In 1960, the author Harper Lee broke sensitive ground with the release of ‘To Kill a Mockingbird’, the story of a black man falsely accused of a crime he did not commit.
In 2015, the author has revealed that she is to release the book’s sequel, doing so following the murders of African-American teenagers Trayvon Martin and Mike Brown, whose deaths have oft been linked to the book’s slamming of racism.
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The Telegraph reports:
It is set 20 years after To Kill A Mockingbird ends. Scout returns to visit her father in Maycomb, Alabama but “is forced to grapple with issues both personal and political as she tries to understand her father’s attitude toward society, and her own feelings about the place where she was born and spent her childhood”.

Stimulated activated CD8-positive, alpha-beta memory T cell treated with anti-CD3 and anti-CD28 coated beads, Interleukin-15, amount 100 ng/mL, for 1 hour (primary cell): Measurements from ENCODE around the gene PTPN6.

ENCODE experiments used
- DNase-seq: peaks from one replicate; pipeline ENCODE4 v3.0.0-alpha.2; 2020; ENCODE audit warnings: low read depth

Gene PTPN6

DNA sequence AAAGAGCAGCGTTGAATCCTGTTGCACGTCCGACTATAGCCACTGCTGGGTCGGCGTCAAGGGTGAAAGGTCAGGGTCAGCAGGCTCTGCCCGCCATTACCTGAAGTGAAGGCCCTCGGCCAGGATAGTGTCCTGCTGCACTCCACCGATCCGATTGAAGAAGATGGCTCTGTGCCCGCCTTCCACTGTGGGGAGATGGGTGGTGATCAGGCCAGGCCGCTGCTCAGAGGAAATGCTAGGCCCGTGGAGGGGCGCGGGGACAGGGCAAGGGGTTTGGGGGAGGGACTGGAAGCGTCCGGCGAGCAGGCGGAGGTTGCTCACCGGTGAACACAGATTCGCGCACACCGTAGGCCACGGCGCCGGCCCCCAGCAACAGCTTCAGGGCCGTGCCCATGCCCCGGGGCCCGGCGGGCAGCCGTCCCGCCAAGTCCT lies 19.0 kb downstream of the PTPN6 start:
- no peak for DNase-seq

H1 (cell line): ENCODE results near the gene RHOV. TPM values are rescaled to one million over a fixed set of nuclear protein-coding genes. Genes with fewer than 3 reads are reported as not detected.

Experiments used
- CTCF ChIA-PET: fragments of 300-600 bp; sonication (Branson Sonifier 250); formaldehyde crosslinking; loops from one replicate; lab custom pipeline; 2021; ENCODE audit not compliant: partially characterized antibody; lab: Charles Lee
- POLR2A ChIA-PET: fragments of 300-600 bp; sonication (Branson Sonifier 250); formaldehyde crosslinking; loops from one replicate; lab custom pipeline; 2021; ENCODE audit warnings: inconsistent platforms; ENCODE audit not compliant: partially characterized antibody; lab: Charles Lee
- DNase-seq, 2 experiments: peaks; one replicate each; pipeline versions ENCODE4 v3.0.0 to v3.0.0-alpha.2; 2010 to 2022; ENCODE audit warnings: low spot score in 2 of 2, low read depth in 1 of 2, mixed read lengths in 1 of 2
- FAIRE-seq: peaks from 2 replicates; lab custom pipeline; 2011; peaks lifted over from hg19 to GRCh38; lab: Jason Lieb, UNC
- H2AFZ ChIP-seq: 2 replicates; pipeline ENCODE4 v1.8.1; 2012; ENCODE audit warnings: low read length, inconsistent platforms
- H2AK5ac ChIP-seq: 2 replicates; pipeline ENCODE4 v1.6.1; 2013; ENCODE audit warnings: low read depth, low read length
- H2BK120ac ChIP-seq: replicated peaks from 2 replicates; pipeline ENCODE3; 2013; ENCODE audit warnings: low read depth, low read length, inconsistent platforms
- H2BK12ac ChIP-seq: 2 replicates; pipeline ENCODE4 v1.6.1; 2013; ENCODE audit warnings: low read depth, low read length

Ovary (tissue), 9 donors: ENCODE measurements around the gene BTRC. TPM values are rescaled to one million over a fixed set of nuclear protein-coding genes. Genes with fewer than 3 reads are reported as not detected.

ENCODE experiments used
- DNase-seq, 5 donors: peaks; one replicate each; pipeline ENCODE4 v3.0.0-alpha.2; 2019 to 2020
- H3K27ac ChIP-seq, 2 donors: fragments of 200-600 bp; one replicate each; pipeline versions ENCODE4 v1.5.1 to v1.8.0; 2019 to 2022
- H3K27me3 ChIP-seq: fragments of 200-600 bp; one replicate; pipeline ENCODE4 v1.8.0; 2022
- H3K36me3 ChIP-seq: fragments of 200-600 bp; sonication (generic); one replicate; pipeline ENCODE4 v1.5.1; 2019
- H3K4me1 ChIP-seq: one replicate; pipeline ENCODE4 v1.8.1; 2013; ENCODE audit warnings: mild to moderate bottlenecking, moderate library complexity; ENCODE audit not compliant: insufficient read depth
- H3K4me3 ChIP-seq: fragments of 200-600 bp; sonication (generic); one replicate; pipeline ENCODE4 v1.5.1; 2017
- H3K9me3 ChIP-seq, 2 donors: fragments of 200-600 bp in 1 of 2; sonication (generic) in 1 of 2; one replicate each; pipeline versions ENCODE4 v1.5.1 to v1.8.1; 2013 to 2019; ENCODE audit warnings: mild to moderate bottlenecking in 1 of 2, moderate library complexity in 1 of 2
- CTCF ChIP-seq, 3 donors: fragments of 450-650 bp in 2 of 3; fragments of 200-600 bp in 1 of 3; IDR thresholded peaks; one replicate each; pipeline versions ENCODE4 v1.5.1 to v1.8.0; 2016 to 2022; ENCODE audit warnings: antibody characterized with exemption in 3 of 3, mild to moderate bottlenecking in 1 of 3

In a statement, Lee, 88, said: “In the mid-1950s, I complete a novel called Go Set a Watchman.
“It features the character known as Scout as an adult woman, and I thought it a pretty decent effort.
“My editor, who was taken by the flashbacks to Scout’s childhood, persuaded me to write a novel (what became To Kill a Mockingbird) from the point of view of the young Scout.
“I was a first-time writer, so I did as I was told. I hadn’t realized it (the original book) had survived, so was surprised and delighted when my dear friend and lawyer Tonja Carter discovered it.
“After much thought and hesitation, I shared it with a handful of people I trust and was pleased to hear that they considered it worthy of publication. I am humbled and amazed that this will now be published after all these years.”
Carter found the manuscript “at a secure location where it had been affixed to an original typescript of To Kill A Mockingbird”.
The book will be published in the US by HarperCollins and in the UK by William Heinemann.
To Kill A Mockingbird is one of the most beloved novels ever written, with worldwide sales of over 40 million.